New service changing lives as people in crisis find an Oasis away from ED
Monday 10 October 2022
It was the first time Janine had ever reached out for help – all her other mental health presentations had been in crises and had led to involuntary admissions, sometimes even critical care.
It took her an hour pacing the car park before she mustered the courage to walk through the doors of the emergency department. But she was desperate. She was having thoughts of suicide and felt this was her last chance for help.
She was soon taken to a place unlike any clinical environment she’d ever experienced – there were comfy lounge chairs and beanbags, just like someone’s lounge room. There was even good coffee.
And so, Janine discovered The Oasis crisis support space at Hervey Bay Hospital.
“They turned everything around for me that weekend,” the 59-year-old said.
“I hadn’t thought about the future at all – I didn’t think there was a future. I was overwhelmed by the thought that suddenly now there was hope, because I’d had none.
“But they did give me hope. The Oasis was a lifesaver for me. That glimmer of hope was essential for me to start my recovery journey.”
Member for Hervey Bay Adrian Tantari said Janine’s story was just one example of the many lives being saved and changed by the new Oasis service, through providing an alternative model of care for people experiencing mental health crisis or distress.
“The Oasis is one of eight crisis support spaces being trialled across Queensland, as part a $61.9 million commitment in 2019 by the Palaszczuk Government to improve mental health crisis care,” Mr Tantari said.
“Crisis support spaces provide a combination of peer and clinical support in a welcoming and homely environment, and aim to provide an alternative to the emergency department while also improving people’s crisis care experiences and outcomes.
“Located near the entrance to the Hervey Bay Hospital emergency department, The Oasis launched in February this year as a limited-hours service, but has recently extended its hours due to strong growth in demand and hugely positive feedback from consumers. There are many other stories like Janine’s.”
The Oasis is now open five days a week from Friday to Tuesday, 2pm-9pm, to provide timely crisis care for people in need.
“During Mental Health Week, we’re reminded more than ever of our priorities to reduce suicide and enhance our crisis care, particularly given the extra pressure the COVID-19 pandemic has put on people’s mental health and demand for services,” Mr Tantari said.
“That’s why we committed $1.6 billion to the state Better Care Together five-year mental health plan in our latest Budget. This new investment will enable significant expansion of crisis support spaces across Queensland, including one in Bundaberg that’s due to open early next year.”
From its launch in February 2022 through to 30 September, The Oasis has experienced strong demand, with just over 220 presentations from people of all ages – roughly half of which from people returning for support without needing to re-present to the ED.
Wide Bay Hospital and Health Board Chair Peta Jamieson said the Oasis was a great demonstration of WBHHS’s broader goals to deliver more care locally and enhance holistic health care.
“The Oasis is all about providing the right care, in the right place, at the right time,” Ms Jamieson said.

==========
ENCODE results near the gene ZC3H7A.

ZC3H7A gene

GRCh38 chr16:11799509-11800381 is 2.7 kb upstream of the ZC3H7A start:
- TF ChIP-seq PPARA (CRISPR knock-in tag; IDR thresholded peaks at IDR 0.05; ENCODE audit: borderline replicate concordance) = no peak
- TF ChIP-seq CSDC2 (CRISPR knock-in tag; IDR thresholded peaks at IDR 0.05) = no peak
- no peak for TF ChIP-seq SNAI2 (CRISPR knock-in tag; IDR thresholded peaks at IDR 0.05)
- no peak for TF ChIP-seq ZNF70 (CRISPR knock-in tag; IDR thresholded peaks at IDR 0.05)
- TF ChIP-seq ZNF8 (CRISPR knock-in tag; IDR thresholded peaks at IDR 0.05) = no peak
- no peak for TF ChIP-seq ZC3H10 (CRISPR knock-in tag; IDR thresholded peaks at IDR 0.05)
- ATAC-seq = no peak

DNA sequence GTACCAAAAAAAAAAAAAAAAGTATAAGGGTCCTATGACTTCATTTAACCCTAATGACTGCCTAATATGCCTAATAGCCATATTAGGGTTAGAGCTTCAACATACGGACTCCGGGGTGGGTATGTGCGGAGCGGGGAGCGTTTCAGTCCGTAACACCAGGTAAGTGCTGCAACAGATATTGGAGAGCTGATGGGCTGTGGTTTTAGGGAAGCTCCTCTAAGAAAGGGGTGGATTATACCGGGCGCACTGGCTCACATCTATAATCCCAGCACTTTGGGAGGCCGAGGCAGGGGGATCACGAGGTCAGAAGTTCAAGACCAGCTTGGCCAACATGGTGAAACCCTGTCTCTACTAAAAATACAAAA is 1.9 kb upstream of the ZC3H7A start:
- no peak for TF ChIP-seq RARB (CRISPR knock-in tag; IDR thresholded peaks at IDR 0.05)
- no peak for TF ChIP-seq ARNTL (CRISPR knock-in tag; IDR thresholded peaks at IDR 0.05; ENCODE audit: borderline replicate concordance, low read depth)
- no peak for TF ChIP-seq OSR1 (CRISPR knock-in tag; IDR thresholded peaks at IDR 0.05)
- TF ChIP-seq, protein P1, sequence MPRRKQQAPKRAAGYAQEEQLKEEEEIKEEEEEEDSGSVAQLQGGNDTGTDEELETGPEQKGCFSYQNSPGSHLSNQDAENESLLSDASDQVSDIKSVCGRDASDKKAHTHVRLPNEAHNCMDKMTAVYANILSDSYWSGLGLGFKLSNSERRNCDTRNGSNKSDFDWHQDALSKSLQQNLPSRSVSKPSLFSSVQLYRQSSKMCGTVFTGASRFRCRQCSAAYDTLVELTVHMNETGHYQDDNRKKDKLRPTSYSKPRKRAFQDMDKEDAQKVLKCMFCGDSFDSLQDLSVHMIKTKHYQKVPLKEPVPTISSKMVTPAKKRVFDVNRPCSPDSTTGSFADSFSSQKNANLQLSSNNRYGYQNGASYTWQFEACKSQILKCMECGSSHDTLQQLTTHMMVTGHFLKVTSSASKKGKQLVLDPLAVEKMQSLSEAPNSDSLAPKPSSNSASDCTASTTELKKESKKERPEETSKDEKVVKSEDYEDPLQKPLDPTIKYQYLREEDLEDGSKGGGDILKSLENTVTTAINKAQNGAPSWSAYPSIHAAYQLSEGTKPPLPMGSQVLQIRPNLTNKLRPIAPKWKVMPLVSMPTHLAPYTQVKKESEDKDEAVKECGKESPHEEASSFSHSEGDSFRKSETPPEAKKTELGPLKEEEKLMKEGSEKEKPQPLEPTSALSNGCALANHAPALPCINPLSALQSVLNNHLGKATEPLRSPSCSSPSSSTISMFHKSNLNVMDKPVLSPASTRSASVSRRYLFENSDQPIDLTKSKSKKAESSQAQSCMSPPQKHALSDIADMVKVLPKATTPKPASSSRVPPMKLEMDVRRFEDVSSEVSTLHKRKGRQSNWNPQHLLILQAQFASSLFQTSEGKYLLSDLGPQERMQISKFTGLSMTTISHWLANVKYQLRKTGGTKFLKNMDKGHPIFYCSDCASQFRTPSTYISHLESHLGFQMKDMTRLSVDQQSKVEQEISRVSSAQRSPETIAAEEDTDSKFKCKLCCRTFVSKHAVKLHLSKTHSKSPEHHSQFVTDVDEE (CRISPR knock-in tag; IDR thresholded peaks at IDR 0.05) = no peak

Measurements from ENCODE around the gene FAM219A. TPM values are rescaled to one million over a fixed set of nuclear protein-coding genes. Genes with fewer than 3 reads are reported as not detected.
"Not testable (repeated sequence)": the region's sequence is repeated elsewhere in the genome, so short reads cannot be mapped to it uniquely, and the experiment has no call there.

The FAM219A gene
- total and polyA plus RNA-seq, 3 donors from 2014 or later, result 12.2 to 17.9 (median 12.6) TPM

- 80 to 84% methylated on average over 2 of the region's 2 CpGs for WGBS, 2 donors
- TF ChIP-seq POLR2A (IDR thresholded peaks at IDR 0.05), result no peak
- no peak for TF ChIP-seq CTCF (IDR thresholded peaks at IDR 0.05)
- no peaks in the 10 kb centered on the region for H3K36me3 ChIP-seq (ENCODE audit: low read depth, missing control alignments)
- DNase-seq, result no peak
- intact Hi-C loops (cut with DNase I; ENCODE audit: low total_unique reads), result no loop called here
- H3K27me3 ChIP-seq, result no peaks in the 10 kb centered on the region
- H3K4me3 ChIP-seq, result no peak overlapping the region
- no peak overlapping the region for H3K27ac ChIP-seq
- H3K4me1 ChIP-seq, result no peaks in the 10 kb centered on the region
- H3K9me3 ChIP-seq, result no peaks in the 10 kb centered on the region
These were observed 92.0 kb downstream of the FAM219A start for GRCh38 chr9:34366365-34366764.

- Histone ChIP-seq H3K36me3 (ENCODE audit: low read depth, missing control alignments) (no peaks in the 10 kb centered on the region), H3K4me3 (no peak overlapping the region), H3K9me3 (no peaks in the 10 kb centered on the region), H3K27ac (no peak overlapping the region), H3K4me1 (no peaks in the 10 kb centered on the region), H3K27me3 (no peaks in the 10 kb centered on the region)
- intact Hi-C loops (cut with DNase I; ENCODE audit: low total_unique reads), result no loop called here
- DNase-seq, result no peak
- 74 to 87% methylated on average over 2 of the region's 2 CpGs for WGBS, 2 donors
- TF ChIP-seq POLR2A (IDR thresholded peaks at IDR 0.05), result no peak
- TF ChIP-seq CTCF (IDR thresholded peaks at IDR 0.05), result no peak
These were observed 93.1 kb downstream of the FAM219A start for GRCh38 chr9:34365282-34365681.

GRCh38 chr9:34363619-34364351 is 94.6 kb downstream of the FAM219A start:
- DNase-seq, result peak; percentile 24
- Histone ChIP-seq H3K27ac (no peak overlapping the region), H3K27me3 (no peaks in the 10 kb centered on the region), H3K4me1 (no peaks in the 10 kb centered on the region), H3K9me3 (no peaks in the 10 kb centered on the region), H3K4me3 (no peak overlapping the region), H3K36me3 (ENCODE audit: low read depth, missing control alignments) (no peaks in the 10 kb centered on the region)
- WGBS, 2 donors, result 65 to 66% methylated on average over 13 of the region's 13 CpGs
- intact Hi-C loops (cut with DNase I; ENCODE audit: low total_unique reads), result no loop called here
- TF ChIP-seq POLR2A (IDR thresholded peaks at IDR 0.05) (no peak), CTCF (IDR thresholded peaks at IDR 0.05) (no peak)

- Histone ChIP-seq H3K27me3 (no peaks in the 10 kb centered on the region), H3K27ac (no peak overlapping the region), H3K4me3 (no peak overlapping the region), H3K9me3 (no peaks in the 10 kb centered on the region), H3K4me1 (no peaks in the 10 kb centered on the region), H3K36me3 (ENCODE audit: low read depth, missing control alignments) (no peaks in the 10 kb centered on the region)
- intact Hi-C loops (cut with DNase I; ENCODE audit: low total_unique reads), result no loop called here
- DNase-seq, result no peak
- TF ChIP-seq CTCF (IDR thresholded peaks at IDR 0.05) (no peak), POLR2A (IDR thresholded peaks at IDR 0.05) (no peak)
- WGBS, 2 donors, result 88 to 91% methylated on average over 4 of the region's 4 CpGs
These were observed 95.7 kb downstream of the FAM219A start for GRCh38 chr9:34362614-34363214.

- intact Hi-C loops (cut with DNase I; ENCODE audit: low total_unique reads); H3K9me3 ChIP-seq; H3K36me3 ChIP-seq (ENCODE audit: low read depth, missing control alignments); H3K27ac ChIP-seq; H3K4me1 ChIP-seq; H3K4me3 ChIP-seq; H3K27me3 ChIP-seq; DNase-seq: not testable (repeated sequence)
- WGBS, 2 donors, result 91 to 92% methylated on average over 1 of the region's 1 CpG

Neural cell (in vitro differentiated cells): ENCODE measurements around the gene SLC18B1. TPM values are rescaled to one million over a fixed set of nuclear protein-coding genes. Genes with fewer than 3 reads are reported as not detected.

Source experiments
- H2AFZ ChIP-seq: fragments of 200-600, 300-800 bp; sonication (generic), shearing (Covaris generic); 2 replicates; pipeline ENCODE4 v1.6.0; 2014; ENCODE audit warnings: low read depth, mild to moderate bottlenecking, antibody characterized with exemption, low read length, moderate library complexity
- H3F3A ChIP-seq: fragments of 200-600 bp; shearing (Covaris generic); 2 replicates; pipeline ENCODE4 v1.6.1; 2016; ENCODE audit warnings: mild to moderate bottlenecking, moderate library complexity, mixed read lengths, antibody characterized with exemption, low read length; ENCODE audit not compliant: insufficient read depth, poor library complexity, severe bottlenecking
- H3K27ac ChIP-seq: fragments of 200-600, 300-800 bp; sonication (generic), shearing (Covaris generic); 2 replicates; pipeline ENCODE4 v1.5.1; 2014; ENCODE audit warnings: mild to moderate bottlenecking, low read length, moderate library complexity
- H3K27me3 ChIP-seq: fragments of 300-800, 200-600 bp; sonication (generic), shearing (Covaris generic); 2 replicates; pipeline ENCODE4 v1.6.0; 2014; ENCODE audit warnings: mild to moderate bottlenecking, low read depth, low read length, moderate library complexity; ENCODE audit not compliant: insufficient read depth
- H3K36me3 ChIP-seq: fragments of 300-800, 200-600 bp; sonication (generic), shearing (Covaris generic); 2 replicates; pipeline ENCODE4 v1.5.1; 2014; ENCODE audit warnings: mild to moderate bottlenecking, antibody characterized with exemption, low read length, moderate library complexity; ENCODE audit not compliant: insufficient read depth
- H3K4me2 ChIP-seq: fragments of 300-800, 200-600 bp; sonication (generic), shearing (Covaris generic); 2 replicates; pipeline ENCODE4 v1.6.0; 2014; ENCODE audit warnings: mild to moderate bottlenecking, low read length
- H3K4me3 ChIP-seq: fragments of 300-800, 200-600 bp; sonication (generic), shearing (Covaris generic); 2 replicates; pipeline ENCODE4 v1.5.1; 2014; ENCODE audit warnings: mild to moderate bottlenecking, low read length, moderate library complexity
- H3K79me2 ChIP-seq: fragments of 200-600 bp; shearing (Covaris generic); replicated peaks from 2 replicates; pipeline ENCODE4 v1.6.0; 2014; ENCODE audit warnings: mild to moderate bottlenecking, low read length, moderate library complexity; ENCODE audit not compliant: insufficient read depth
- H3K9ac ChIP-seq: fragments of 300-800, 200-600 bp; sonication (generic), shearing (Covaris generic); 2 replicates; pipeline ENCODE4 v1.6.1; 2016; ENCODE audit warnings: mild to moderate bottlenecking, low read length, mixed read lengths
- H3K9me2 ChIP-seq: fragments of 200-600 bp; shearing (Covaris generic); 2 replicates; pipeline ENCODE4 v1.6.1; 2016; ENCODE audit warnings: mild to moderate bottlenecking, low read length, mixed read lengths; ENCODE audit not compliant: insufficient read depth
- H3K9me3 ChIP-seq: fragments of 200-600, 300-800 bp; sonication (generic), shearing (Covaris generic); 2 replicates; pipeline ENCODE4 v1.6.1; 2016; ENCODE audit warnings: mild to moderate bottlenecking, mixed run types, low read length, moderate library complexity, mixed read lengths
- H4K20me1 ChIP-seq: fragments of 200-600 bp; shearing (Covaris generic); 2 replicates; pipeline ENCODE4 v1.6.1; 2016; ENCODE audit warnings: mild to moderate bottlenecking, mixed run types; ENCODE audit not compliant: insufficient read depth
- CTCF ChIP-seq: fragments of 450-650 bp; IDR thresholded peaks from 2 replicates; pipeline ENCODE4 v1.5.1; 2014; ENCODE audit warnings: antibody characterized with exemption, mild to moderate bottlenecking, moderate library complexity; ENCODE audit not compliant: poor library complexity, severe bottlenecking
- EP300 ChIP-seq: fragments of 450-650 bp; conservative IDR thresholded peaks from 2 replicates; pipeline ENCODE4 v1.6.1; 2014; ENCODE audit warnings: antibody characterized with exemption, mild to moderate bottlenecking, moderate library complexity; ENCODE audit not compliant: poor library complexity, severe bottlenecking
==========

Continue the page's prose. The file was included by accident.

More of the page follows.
“This service is different because it’s led by peer workers, who use their own lived experience of mental health challenges to provide support and hope to people as they work towards recovery.
“It’s also the only one of its kind in Queensland open to people as young as 16, enabling more young people struggling with their mental health to benefit from this life-changing model of care.”
WBHHS Executive Director of Mental Health and Specialised Services Robyn Bradley said one of the key aspects of the new service was that it enabled suitable people who presented to the emergency department to be fast-tracked to The Oasis – or to bypass the ED completely.
Access to the service is initially via the ED or by referral from Wide Bay Mental Health services, but this will soon be extended to enable community and self-referrals.
“The Oasis is helping us to fundamentally change the way we respond to people experiencing a mental health crisis,” Ms Bradley said.
“Up until now, people experiencing a mental health crisis – particularly after hours – would present to our emergency department because this was their only option or, even worse, would not reach out for help at all because of previous poor experiences in an ED.
“Our ED staff do an amazing job under intense pressure, but their expertise is in providing emergency medical care. In many cases, when someone attends an ED with mental health challenges, they can experience long waits in an environment that can exacerbate their distress.
“In the relatively short time it’s been open, it’s clear the Oasis team is filling a crucial gap in our services and drawing enormous praise from consumer, carers and community providers alike.”
For Janine, who visited the Oasis three nights in a row when she was in the grips of severe depression, that encounter has been an important step on the road to recovery.
“(The Oasis team) helped me realise that there’s nothing monumental about beginning to return from such a severe depression – it’s just taking that one step. I’ve taken that step, and I’m now steadily climbing out of the deep pit I’d been trapped in,” she said.
“I think the Oasis could have completely changed my life if it had existed when I first became involved in the mental health system as a young person. Now that it’s here, I hope many more people will choose to use it when they need it.
“It changed my life; it can change others’ lives too.”